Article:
“When we give access to those same cameras to facilities, operations and executive teams, we provide real-time information on people, vehicle and asset flow for better decision making,” Bratton continues. “Next we'll be able to expose those same cameras to our customers. Imagine being able to look at the parking lot traffic after a baseball game to see if the rush has died down or which concessions stand has the shorter line.”
Some other exciting areas that are getting a lot of attention these days, and may well get some decent adoption in the not-too-distant future, include avatars and augmented reality. Both of the above are both part of the larger trend of gamification – that is, the practice of bringing features commonly found in video games to other applications like customer service or shopping.
“Autonomy has a technology called Aurasma that allows people to bridge the physical and virtual worlds by enhancing the real world with digital information,” says Weinberger. “Through image recognition, Aurasma augments landmarks, billboards, magazine ads, and blank walls with videos and 3D animations.
“For example, by aiming their smartphones or tablets at a box of Tsubo shoes, a video pops out of the box that shows that pair of shoes on the runway, with the ability for the consumer to click through to a web destination for more information,” she explains. “Newspapers, games, schools and automotive, entertainment, fashion and sports marketers are all embracing this technology to bring customers closer to brands and provide gateways for further engagement.”
U.K.-based grocer Tesco is using augmented reality in South Korea, where its research showed that people strongly dislike grocery shopping. As a result, the company introduced Tesco Homeplus, which uses signage in the subway to recreate the feel of a grocery store. That way, people can quickly scan with their cell phones the desired items depicted on the subway platform signs and have those products delivered to their homes. Tesco Homeplus has made Tesco the No. 1 delivery grocery in South Korea, says Altimeter Group analyst Chris Silva.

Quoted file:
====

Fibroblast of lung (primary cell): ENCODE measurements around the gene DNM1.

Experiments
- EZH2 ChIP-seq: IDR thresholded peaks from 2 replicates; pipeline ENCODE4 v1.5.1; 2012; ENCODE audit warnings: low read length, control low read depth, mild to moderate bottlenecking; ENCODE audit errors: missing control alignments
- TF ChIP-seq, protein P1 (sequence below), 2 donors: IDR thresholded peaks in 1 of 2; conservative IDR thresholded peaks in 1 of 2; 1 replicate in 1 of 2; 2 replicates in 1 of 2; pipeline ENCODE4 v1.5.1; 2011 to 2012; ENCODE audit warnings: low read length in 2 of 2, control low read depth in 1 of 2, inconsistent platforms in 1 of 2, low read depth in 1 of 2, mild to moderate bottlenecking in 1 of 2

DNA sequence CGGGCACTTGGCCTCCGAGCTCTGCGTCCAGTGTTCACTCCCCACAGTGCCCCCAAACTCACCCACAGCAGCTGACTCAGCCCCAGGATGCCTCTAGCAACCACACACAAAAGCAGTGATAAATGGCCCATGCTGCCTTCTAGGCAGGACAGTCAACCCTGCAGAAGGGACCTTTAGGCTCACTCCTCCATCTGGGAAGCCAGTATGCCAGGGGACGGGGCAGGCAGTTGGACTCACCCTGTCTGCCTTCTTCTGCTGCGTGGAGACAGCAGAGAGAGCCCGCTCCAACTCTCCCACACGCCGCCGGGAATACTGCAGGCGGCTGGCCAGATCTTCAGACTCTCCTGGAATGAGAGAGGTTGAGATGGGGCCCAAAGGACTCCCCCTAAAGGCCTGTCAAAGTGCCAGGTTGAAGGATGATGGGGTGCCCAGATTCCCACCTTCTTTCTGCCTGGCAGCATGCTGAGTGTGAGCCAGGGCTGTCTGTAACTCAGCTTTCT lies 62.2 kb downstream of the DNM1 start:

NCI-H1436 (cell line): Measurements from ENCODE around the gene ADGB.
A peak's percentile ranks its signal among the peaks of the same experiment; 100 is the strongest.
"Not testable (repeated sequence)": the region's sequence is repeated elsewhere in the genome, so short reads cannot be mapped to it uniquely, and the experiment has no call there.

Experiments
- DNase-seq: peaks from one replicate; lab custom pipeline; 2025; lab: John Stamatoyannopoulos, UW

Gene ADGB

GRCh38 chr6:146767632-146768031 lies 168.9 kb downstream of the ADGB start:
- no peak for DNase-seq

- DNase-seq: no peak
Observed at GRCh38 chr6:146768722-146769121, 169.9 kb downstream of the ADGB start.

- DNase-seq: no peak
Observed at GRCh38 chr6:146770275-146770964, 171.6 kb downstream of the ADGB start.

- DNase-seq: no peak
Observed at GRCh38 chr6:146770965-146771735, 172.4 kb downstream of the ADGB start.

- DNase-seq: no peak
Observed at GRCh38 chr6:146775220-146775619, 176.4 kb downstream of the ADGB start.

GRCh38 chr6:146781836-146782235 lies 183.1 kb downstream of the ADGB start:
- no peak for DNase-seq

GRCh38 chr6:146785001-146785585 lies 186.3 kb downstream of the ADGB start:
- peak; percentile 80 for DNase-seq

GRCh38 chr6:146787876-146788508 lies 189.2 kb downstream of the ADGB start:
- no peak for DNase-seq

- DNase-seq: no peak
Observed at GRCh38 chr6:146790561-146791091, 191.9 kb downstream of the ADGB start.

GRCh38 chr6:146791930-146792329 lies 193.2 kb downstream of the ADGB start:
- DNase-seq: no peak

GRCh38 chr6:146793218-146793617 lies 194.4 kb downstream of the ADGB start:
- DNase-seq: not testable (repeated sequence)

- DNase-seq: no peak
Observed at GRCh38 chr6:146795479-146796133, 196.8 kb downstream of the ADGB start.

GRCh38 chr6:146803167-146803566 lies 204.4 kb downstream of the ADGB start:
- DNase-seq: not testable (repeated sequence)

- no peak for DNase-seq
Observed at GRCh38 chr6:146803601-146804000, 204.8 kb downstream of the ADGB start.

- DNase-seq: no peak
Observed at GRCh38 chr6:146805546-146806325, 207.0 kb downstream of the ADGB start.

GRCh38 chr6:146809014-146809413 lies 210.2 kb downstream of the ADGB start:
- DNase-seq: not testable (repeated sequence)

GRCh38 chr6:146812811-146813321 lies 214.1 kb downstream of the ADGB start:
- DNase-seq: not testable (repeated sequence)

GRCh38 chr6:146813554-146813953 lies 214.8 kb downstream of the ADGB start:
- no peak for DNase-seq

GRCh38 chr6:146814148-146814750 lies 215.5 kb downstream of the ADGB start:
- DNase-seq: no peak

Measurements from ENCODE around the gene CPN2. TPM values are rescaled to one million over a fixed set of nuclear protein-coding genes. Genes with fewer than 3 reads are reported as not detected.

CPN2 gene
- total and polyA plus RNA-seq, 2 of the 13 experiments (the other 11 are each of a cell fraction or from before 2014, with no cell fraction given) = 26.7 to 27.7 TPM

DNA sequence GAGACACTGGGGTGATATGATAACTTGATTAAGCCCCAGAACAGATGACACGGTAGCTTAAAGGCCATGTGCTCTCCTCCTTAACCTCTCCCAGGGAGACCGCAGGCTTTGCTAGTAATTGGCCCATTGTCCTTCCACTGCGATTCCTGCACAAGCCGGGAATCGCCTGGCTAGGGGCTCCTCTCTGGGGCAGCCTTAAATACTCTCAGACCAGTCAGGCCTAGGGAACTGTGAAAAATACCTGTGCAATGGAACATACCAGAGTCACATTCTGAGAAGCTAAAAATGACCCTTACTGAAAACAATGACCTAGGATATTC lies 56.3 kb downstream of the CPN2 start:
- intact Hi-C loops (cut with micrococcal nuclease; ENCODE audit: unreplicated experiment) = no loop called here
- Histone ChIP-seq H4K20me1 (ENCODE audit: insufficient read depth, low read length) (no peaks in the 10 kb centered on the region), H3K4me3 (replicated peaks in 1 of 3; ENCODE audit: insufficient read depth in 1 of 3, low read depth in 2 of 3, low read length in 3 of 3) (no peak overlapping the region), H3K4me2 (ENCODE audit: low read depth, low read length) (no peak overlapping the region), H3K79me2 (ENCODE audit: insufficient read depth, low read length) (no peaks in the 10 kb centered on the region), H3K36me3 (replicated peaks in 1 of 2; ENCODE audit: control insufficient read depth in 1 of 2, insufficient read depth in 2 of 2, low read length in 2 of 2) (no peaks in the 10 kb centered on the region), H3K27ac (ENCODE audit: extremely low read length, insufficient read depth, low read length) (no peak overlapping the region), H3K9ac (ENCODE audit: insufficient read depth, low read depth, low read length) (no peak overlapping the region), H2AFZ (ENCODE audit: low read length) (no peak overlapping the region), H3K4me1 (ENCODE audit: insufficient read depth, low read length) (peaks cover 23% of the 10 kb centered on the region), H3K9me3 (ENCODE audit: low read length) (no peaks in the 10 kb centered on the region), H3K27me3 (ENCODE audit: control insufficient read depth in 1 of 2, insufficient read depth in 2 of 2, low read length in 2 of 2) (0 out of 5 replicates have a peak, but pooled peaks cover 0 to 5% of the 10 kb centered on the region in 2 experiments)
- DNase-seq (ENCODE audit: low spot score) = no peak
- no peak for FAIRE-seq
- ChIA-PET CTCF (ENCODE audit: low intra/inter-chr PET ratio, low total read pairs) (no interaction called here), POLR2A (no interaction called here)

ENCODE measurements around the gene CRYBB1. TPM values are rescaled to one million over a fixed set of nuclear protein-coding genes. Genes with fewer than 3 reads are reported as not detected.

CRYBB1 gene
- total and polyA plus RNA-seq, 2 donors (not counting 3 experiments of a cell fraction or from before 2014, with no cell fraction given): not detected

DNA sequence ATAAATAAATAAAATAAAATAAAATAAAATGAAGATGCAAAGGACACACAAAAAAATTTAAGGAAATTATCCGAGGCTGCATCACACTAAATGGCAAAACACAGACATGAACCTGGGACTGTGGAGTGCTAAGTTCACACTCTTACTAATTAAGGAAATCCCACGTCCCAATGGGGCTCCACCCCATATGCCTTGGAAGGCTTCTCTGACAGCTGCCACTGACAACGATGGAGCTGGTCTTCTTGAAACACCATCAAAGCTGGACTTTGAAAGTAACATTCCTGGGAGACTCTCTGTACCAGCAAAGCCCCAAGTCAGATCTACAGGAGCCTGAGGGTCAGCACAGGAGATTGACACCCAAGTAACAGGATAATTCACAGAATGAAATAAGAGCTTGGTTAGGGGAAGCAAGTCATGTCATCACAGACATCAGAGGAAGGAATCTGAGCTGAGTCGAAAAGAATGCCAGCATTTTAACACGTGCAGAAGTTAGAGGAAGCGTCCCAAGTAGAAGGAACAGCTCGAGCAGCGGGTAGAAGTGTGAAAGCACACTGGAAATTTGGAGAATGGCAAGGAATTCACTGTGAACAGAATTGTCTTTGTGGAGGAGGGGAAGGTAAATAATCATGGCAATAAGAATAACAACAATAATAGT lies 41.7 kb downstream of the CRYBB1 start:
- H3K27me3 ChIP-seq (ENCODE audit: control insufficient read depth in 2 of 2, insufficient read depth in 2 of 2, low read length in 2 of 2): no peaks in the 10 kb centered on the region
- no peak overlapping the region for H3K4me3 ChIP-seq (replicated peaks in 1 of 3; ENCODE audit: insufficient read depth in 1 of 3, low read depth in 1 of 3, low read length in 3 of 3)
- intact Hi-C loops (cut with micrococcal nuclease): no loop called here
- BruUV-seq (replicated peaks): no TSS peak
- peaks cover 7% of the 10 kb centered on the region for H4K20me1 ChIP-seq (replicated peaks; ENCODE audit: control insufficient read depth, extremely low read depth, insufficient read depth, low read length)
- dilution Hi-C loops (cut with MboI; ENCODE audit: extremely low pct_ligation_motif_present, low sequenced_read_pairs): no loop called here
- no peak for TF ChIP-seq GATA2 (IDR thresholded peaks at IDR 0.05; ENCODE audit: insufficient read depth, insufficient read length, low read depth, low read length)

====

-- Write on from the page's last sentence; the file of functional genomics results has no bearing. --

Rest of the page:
Meanwhile, solutions like AvayaLive Engage, which was introduced in February of 2011 and is now in release version 3.0, allows employees and/or partners to communicate using avatars, video, text and audio communications. Today, business school MIT Sloan, Canadian service provider TELUS (which leverages the platform for employee training) and TedxBoston are among the users of AvayaLive Engage. But this kind of thing could potentially be expanded beyond internal use to address customer-facing applications.
The same could be said about gamification solutions from companies like Badgeville.
Chris Lynch, Badgeville’s director of product marketing, explains that the company’s Microsoft SharePoint connector solution is today used internally by businesses to identify – and recognize with online rewards like badges – the most high value behaviors of users in SharePoint environments. For example, take the sales staff. Sales people traditionally work within their own silos, says Lynch. If they do collaborate, he adds, they tend to do it via e-mail with a set group of people. But the larger organization could probably benefit more from sales meetings if sales people shared their notes within a SharePoint wiki. That way, even far-flung employees can share information about customers and prospects, potentially resulting in more sales.
Amit Shankardass, chief marketing officer at Alorica, says that avatars, natural language speech recognition, and video-based support are all part of the advent of humanization technology.
“This is the adaptation of current and new technologies to take on a more human-like persona and interaction,” he says. “These technologies provide a more personal and personalized service experience while ensuring consistency of experience and cost-effectiveness.”
Edited by Brooke Neuman